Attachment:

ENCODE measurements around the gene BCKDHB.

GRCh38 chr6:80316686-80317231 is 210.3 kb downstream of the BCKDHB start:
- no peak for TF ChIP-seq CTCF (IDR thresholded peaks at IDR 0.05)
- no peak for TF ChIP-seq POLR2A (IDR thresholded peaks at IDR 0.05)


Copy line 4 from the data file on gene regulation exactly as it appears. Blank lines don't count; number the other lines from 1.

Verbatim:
- no peak for TF ChIP-seq POLR2A (IDR thresholded peaks at IDR 0.05)